One Simple Observation

Tuesday 24 January, 2012

This entry is as brief as the observation it describes. It shows how, if we just observe, we can discover a wealth of information about behaviour and its effects on those around us.

At the beginning of a company workshop I was giving, I spoke about how effective and necessary it can be to challenge people’s behaviour. As I was talking, one attendee arrived late. He apologised and went on to explain that he would have to leave early because he had to prepare for a meeting. Addressing the rest of the group I pointed out that here was a fine example of what I meant. I then challenged the latecomer’s behaviour, telling him there was no need to apologise. In fact there was no need to say anything because it only disturbs the proceedings. This led to a group discussion in which everyone justified the apology for reasons of manners and ‘normal’ behaviour.

I was aware that another member was missing so I asked the group to observe how he behaved when he entered the room. We continued with the workshop and he arrived a few minutes later. He entered the room in the middle of another discussion, said nothing, closed the door, sat down, and when there was a natural pause in the conversation he apologised for being late. I asked the group for their feedback. Everyone commented on the difference between the two behaviours. They saw clearly the respective disruption and lack of disruption each arrival had caused. If the original challenge had not have been made, the behaviour would have been accepted as normal, the chance to observe would have been missed and the learning point lost.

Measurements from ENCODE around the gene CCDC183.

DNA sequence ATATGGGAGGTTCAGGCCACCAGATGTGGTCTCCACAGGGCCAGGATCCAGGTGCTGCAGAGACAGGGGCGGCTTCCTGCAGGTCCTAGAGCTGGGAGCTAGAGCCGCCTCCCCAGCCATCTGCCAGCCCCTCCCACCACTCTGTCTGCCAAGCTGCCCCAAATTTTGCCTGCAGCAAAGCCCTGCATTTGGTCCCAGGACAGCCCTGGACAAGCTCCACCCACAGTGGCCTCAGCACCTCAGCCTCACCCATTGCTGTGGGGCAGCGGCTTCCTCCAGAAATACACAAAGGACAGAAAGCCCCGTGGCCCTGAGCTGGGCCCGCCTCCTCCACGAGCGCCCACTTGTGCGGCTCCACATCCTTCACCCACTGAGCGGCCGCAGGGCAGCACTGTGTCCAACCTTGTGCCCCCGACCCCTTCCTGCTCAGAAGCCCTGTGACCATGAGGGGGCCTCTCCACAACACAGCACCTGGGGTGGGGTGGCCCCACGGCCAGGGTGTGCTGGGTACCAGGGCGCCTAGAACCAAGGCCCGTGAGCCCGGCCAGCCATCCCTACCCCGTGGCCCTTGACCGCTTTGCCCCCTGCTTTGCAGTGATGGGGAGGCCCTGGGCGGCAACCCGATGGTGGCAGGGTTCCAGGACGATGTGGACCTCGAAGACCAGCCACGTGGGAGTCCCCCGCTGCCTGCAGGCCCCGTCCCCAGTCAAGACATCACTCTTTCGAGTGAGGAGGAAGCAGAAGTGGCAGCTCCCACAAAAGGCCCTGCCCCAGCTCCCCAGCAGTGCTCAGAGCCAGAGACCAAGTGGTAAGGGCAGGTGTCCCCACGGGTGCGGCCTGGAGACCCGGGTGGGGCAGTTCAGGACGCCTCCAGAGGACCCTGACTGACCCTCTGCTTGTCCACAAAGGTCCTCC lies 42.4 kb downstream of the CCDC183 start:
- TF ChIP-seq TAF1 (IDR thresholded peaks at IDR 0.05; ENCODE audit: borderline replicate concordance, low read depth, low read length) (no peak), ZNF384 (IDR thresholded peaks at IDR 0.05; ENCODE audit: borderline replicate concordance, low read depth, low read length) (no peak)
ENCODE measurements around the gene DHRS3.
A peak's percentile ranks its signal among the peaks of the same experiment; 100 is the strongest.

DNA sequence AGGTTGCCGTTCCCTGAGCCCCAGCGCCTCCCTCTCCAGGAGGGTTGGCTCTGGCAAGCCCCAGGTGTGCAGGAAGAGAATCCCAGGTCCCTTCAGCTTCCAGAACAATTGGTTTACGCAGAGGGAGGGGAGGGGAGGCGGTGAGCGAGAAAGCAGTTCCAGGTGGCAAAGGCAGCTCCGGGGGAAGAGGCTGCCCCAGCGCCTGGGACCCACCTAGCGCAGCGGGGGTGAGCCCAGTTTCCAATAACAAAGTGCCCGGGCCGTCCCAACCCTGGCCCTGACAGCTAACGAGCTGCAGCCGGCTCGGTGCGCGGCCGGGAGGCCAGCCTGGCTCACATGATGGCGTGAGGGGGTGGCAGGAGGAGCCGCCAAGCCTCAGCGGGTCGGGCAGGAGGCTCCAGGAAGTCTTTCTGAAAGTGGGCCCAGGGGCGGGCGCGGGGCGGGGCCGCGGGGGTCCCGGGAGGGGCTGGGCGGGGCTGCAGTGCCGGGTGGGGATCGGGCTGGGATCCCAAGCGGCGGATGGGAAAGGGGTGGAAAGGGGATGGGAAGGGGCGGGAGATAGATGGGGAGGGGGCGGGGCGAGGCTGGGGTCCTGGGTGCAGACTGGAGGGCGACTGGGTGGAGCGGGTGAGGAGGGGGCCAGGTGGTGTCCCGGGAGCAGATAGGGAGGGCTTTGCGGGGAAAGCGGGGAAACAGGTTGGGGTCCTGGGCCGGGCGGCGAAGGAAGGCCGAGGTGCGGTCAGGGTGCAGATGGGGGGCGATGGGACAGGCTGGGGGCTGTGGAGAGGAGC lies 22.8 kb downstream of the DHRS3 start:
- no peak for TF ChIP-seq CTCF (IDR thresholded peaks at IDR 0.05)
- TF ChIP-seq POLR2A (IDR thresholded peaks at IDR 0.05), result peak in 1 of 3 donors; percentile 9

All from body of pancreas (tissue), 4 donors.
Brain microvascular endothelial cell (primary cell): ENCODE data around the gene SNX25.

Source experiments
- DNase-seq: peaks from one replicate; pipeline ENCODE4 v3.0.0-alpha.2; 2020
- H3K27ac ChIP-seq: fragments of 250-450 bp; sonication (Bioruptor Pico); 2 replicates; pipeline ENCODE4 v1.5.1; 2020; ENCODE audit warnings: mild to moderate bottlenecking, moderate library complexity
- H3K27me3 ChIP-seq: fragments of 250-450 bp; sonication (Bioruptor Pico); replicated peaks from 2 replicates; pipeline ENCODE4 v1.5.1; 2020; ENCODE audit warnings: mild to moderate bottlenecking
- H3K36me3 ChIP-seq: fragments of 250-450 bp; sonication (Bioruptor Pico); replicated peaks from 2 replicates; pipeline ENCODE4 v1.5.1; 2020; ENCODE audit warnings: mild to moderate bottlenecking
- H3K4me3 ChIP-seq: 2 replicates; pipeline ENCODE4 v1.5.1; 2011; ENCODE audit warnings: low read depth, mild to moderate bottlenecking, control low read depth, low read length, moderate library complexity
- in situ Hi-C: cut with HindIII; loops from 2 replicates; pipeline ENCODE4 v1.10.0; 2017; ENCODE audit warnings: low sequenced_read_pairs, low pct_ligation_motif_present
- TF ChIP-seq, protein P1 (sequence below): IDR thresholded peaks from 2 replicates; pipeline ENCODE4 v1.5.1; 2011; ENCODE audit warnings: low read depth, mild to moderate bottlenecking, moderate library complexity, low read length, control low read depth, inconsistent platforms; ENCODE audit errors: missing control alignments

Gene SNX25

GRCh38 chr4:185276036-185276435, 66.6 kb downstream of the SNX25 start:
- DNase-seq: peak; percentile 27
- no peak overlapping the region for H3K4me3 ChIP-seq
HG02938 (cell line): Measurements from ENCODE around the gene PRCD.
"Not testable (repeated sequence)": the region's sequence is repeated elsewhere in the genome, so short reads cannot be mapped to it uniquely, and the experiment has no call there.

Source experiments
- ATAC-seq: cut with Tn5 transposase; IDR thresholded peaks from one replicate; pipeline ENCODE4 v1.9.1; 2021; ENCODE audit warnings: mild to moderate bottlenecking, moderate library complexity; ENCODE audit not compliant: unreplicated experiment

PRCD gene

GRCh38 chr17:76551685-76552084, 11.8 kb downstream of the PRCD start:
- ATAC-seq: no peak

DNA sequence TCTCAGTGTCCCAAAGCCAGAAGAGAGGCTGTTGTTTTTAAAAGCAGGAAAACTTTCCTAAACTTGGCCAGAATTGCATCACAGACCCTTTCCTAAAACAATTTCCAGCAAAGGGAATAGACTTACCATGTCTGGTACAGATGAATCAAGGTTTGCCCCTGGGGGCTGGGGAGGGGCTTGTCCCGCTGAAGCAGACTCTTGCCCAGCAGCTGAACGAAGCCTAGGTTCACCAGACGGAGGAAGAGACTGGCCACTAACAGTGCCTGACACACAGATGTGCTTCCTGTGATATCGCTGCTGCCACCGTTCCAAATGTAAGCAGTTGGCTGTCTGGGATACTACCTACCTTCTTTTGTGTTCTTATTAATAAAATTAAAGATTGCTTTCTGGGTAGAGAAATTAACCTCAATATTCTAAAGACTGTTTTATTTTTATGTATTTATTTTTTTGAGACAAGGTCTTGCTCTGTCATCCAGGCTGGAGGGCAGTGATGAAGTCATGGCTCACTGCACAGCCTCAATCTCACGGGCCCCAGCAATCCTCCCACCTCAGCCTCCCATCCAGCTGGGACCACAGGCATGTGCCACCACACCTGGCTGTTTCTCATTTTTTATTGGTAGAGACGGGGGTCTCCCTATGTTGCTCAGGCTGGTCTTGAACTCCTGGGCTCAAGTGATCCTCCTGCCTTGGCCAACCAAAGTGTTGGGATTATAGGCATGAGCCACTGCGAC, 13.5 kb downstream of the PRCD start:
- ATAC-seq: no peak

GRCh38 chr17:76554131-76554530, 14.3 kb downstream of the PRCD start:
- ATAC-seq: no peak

I did little more than highlight a pattern of behaviour. With the awareness heightened by the group discussion, there was nothing more to do than wait for an opportunity to observe what happened with the second arrival. Through that simple example, people examined their own patterns, became more aware of the behaviour of others and saw the effect of that behaviour on their environment. So much from one short, but guided observation. It showed people what they are able see for themselves when they observe what is going on around them. Every day there are countless opportunities to learn from even the simplest of observations.

Related posts: Observe Rather Than Analyse | Simply Observe

3 Responses to “One Simple Observation”

  1. Eveline Says:

    Short and sweet. Although it does leave me to wonder: what is coaching? 🙂

  2. Jonathan Lewis Says:

    Thanks, Eveline. (And very funny! Mischievously so.)

  3. Angela Says:

    Good one.

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